Today, December 24, 2017, marks the 24th anniversary of the day I moved in with the person who was to become the love of my life, and eventually -- nearly 20 years later -- would become my husband as well. (Ron and I do not believe in rushing into things.) One of the things I most remember about that long-ago move, and that Ron and I still chuckle about, is my mother's pointed accusation that because I chose that particular time to move in with Ron, I was "ruining Christmas for all of us."
True, it was a disruption -- for me most of all, because I hate moving at least as much as your average cat does. (Which I mentioned a few years back (and then mentioned again) when Ron and I were prepping for our move out to the Edge of Nowhere.) But back in 1993 my mother wasn't talking about mere disruption; she was talking about ruination. You see, she had her own ideas about acceptable parameters for the holiday season, and I was violating them on two counts.
One point of violation was that my involvement in moving prevented my observation of my longstanding tradition of spending the night at her house to help her prepare for Christmas dinner the next day. The dinners had grown smaller and less elaborate in recent years, and she no longer had the steam to do the big Christmas Eve spreads of past years, but she still tried to keep up the Christmas Day tradition. And we both enjoyed our time together, even though I probably wasn't that much practical help to her. I did a little cleaning and straightening up, to the extent that she would allow in her cluttered home, and some minor food prep. Mostly I was just company, and we were both fine with that. I miss those times.
But more importantly, and central to her complaint about a wrecked Yule, my mom was distressed that I was breaking up with my then-husband, Roger, of whom she was very fond. She wanted at least one more Christmas in which the whole family was "together." In truth, the marriage had been in trouble for some time, and the separation/divorce was proving to be amicable. Roger, with whom both Ron and I remained friends throughout and after the divorce, seemed quite accepting of my decision to move out, though I was torn because of the pressure from my mother in addition to my own nagging doubts. Like I said, I hate moving. And there were moments when I wasn't entirely sure that I was doing the right thing. At times I was on the verge of accusing Ron of ruining Christmas by being so insistent that I move in with him. It was the classic should-I-stay-or-should-I-go situation.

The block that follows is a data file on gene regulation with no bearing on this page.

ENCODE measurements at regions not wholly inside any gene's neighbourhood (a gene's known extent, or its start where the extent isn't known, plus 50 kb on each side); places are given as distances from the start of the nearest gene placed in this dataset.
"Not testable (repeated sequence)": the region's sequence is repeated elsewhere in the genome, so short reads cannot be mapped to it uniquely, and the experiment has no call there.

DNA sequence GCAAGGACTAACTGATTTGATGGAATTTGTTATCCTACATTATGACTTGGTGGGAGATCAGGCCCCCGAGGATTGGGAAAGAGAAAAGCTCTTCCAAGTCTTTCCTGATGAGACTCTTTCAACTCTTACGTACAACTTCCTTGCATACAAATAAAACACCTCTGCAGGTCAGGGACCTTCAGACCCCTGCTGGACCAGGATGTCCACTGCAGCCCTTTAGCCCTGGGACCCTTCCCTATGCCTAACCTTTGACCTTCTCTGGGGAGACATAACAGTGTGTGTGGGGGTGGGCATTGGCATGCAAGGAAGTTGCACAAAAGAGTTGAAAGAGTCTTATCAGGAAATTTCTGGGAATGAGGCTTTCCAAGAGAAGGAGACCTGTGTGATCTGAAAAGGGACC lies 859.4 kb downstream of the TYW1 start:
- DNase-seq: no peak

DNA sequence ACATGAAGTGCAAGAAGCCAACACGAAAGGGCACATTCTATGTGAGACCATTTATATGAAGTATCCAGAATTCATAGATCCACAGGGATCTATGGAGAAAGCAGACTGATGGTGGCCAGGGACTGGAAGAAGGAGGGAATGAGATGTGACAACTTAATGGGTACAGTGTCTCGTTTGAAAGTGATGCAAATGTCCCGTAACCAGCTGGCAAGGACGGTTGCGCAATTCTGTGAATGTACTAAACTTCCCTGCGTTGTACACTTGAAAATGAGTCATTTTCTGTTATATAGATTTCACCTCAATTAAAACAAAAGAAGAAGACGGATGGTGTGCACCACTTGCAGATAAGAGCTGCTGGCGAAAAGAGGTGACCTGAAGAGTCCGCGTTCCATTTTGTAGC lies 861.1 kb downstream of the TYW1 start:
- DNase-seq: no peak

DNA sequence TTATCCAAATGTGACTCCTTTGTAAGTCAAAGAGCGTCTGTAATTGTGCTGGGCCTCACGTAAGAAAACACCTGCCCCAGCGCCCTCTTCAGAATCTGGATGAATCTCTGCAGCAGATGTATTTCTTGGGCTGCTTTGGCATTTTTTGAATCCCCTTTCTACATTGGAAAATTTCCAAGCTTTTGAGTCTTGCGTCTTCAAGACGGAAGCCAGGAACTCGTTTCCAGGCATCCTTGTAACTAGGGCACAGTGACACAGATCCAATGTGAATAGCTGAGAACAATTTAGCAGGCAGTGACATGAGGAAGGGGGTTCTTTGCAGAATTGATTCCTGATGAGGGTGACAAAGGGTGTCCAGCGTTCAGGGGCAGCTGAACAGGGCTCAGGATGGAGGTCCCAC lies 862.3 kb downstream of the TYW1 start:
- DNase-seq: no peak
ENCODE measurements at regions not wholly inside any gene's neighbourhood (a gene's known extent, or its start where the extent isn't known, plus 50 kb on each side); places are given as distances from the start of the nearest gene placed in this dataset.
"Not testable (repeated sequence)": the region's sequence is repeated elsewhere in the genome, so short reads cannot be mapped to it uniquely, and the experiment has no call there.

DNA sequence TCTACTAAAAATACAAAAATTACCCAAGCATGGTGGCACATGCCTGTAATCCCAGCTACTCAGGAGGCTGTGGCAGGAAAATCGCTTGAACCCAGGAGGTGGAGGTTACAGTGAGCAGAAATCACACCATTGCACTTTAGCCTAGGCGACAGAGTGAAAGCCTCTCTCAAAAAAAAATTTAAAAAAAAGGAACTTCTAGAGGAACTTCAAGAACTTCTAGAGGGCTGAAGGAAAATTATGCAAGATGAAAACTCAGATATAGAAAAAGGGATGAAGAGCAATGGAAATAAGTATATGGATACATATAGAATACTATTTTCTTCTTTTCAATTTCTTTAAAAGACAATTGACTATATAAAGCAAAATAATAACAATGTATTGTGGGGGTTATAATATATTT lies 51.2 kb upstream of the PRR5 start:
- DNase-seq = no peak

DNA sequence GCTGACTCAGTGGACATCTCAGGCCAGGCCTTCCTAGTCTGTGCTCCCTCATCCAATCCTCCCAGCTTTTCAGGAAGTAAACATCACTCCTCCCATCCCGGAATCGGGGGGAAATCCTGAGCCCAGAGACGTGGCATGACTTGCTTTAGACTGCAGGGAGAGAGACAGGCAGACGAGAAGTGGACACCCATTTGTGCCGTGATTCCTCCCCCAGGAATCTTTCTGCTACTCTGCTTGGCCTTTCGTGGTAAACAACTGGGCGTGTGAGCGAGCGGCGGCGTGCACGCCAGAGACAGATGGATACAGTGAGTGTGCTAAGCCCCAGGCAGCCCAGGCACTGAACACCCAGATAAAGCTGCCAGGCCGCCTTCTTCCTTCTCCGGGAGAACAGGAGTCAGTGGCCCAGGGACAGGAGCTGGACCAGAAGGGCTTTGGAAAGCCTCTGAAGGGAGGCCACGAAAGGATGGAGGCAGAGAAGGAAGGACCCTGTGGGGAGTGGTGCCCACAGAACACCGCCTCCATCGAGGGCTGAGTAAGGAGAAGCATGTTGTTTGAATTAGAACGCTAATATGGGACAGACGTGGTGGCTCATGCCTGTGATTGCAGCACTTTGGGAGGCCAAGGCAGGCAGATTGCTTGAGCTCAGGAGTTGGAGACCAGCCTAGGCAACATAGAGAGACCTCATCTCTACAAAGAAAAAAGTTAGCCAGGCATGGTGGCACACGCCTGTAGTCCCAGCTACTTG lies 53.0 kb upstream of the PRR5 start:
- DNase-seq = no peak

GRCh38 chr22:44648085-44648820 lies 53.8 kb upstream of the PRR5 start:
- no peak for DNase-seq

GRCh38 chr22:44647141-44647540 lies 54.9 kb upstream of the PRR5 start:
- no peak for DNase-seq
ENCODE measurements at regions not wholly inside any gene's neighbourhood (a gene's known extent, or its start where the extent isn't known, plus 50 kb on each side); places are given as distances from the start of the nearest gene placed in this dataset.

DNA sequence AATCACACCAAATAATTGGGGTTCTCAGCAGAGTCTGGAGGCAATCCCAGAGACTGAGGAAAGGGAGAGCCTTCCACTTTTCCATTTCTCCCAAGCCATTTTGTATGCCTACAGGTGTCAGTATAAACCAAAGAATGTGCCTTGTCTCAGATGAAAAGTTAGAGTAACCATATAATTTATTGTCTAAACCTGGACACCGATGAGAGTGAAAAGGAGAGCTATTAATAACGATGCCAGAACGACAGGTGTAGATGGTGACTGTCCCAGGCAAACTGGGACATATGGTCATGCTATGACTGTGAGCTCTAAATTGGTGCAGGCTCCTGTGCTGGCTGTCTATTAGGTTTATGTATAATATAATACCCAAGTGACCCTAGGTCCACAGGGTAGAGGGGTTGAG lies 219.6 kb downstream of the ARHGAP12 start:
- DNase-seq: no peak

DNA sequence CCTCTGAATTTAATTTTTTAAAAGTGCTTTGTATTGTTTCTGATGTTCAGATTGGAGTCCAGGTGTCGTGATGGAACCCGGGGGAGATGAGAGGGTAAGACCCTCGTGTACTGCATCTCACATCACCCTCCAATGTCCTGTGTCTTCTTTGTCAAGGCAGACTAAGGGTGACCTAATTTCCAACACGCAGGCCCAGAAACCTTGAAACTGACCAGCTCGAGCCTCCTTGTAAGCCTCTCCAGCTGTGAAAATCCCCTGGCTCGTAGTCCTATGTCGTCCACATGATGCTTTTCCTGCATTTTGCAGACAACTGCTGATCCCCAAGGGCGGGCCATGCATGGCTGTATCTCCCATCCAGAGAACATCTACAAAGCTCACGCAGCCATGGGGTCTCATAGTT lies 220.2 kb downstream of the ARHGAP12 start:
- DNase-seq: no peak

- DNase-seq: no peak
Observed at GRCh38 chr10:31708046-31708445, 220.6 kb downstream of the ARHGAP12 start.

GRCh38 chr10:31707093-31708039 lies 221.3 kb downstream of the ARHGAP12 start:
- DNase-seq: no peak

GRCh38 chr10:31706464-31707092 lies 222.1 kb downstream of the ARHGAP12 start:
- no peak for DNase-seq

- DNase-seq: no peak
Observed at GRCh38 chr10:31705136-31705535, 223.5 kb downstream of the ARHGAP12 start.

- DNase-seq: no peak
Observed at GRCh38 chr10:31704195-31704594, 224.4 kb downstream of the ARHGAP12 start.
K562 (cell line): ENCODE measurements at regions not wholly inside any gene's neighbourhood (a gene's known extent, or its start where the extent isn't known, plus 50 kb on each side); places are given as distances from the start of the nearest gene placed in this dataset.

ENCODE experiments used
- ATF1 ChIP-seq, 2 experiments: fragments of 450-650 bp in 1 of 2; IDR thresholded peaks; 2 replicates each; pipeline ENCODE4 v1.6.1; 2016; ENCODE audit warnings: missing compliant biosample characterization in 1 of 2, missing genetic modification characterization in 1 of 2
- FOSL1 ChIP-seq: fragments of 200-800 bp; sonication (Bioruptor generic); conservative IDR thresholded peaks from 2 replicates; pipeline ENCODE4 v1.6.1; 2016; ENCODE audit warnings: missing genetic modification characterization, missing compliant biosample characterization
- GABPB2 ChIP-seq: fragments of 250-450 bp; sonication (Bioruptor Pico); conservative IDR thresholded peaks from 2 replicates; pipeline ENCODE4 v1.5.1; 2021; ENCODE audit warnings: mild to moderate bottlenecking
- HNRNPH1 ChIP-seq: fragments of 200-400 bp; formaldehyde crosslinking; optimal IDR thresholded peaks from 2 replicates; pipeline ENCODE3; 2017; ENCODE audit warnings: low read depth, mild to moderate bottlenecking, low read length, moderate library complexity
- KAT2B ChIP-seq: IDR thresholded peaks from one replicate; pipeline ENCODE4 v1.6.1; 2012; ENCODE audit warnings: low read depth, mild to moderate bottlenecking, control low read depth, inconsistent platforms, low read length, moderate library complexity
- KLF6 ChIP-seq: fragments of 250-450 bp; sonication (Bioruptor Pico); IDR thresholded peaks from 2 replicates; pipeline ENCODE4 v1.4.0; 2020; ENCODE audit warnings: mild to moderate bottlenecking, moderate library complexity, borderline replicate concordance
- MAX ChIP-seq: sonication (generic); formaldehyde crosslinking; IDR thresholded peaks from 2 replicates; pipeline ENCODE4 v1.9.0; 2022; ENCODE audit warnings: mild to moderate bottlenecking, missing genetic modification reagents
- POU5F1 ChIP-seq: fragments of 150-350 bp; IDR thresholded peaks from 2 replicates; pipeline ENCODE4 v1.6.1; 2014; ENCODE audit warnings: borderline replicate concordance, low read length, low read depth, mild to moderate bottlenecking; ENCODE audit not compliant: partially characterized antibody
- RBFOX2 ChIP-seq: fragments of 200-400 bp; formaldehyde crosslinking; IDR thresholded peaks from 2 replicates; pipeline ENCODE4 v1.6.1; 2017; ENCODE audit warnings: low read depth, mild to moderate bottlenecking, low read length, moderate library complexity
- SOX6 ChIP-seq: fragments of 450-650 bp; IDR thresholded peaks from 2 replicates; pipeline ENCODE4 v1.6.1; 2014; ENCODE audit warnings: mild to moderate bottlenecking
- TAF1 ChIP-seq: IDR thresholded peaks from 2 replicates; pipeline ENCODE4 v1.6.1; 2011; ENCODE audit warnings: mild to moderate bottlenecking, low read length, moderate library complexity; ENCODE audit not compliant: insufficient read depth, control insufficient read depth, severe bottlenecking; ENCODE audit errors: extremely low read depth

"If you're going to leave, leave," said Roger, when I expressed my concerns. It didn't make any difference to him that Christmas was nigh. In fact, he helped me pack, which may say more about what a pain in the butt I am than it says about what a good sport he was.
So clearly, I wasn't ruining Christmas for Roger.
I asked my brother and sister and brother-in-law if I was ruining Christmas for them by moving in with Ron, and even though they all liked Roger too, they also liked Ron and assured me that they would survive the season. And I had no reason to disbelieve them, particularly since we all had a nice Christmas Eve gathering, post-move/minus Roger/plus Ron, at my sister and brother-in-law's home, with my mother by this point grudgingly accepting the inevitable. Eventually she came to accept and even to love Ron. But Ron and I and the sibs still joked for years about how I had "ruined Christmas."
Precisely ten years later, on Christmas Eve, as Ron and I prepared to celebrate not only the Yuletide but also a decade of living together, it was my mom who ruined Christmas. She had been having a variety of health problems, but nothing particularly serious that we were aware of; she still lived alone and seemed to be managing okay with a little help and support, particularly from my brother, who saw her frequently. But when he stopped by her house on the morning of Christmas Eve, he discovered that she had fallen. After that, I never could laugh at the once-ubiquitous jokes about those "I've-fallen-and-I-can't-get-up" commercials. When it's your own mother who has fallen and can't get up, it's not funny any more. She wasn't in pain; she just couldn't get up, so my brother helped her up and got her into her favorite recliner, then called the paramedics. They checked her out and saw that fortunately she hadn't broken anything, and her vitals were okay, though they did detect a heart arrhythmia. They offered to transport her to a hospital, an offer that she adamantly refused.